Health Promotion Program
The master’s prepared nurse should consider and obtain multigenerational informed consent for conducting individual genetic testing. A multigenerational informed consent usually educates person the test to be carried upon about the test and getting permission to conduct the testing. the multi-generational informed consent gives people and their family ability to make their medical decisions. According to Eccles et al. (2015), the informed consent helps the persons in understanding the purpose of the test and the health condition that demands for the conducting of the testing (Shin, et al., 2014). Informed consent also informs the adults on the emotional and physical risks related with the tests. The multigenerational tests disclose the person to reveal the results and how the results would be disclosed. Therefore, the nurse should review the input of multigenerational informed consent to assist with the prevention of disease across the life span of the people.
The genetic testing could offer a diagnosis that is relevant in most areas of medicine and could adjust medical care of the family members. The genetic testing requires for the use of genetic testing to help the family members to understand the overall results. The perspectives to genetic testing are personalized on medical history and it is categorized into single gene testing, panel testing, and genomic testing (Centers for Disease Control and Prevention, n.d). The multi-generational tests should be formulated in a way that integrates technology to assist in preventing common diseases and the potential improvement on the health of the individuals and populations. For example, the predictive gene tests are useful in determining the potential risks for the development of common diseases.
It is recommendable for the multi-generational testing to follow the relevant scientific standards and regulations to identify the testing variations that influences the response to medicines. Individual experts should be able to ensure that the multi-generational testing is harmless to the patients including causing physical or psychological harms to the public. The role of master’s prepared nurse is to ensure that the relevant guidelines and policies are followed to promote the multi-generational testing (Vedanthan, et al., 2016). The nurse should understand the policies and recommendations to improve the compliance with the legal guidelines of multi-generational testing. As a result, the nurse practitioner should offer relevant information for making good decisions for monitoring the health of the families.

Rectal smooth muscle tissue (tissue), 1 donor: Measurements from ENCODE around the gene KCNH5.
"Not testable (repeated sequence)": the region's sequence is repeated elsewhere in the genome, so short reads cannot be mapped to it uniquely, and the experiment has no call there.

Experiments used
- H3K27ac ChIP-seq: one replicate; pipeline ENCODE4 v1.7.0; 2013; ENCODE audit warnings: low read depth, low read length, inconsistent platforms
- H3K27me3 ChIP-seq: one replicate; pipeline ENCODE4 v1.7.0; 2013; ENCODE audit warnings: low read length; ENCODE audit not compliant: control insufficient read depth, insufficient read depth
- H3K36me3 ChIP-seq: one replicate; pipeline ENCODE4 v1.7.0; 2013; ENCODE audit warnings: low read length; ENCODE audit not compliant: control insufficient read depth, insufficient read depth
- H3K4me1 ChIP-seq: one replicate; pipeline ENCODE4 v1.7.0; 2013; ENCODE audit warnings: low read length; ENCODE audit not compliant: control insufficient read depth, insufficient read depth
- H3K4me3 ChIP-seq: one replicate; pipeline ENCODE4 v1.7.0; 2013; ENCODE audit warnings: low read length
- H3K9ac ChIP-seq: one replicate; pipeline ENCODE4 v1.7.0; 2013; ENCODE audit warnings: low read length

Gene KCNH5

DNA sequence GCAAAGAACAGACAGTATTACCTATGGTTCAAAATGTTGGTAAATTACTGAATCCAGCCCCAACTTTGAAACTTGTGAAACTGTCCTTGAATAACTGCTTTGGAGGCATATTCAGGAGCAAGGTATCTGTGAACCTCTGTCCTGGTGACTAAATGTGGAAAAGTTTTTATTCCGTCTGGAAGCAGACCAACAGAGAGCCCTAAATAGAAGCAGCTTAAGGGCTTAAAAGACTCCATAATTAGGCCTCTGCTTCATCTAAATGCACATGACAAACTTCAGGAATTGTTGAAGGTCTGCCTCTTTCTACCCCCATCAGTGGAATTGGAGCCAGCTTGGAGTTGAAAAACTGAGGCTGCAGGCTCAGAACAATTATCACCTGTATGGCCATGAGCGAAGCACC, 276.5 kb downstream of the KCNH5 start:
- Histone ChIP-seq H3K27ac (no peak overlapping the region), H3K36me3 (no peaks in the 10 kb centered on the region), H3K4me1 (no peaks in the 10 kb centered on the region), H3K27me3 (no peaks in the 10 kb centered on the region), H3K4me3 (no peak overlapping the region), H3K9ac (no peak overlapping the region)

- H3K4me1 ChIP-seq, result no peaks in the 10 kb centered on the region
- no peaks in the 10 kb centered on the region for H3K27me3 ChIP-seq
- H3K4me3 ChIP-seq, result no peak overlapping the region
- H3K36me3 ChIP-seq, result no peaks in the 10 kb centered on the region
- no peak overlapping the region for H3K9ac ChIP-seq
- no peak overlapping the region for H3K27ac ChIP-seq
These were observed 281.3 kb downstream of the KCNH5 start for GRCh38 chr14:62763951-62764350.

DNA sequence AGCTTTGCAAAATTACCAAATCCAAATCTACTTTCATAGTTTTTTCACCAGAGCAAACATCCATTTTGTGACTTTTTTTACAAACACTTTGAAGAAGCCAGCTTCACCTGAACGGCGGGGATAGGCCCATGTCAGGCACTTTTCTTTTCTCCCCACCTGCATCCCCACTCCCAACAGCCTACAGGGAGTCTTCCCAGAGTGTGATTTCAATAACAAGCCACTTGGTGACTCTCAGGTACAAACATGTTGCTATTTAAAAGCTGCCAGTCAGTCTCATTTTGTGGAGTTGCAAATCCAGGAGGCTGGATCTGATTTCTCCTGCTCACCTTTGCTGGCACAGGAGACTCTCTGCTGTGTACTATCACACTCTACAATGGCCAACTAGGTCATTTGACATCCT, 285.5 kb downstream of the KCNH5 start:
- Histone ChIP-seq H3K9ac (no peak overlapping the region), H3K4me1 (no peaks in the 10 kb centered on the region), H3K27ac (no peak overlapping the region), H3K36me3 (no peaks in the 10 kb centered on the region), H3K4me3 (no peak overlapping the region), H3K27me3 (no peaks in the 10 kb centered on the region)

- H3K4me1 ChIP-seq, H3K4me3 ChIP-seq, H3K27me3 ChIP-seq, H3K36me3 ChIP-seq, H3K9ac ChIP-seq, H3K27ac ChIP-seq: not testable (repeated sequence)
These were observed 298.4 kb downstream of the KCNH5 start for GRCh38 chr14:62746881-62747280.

References
Centers for Disease Control and Prevention (n.d). Public Health Genomics Knowledge Base. Retrieved from https://phgkb.cdc.gov/PHGKB/evidencerStartPsage.action.
Eccles, D. M., Mitchell, G., Monteiro, A. N. A., Schmutzler, R., Couch, F. J., Spurdle, A. B., … & Blok, M. J. (2015). BRCA1 and BRCA2 genetic testing—pitfalls and recommendations for managing variants of uncertain clinical significance. Annals of Oncology, 26(10), 2057-2065.
Shin, D. W., Cho, J., Roter, D. L., Kim, S. Y., Park, J. H., Cho, B., Eom, H., Chung, J., Yang, H., & Park, J. (2014). Attitudinal concordance toward uptake and disclosure of genetic testing for cancer susceptibility in patient–family member dyads. Clinical Genetics, 86, 112–120.
Vedanthan, R., Bansilal, S., Soto, A., Kovacic, J., Latina, J., Jaslow, R., Santana, M., Gorga, E., Kasarskis, A., Hajjar,R., Schadt, E., Bj?rkegren, J., Fayad, Z., & Fuster, V. (2016). Family-based approaches to cardiovascular health promotion. Journal of the American College of Cardiology, 67(14), 1725-37.

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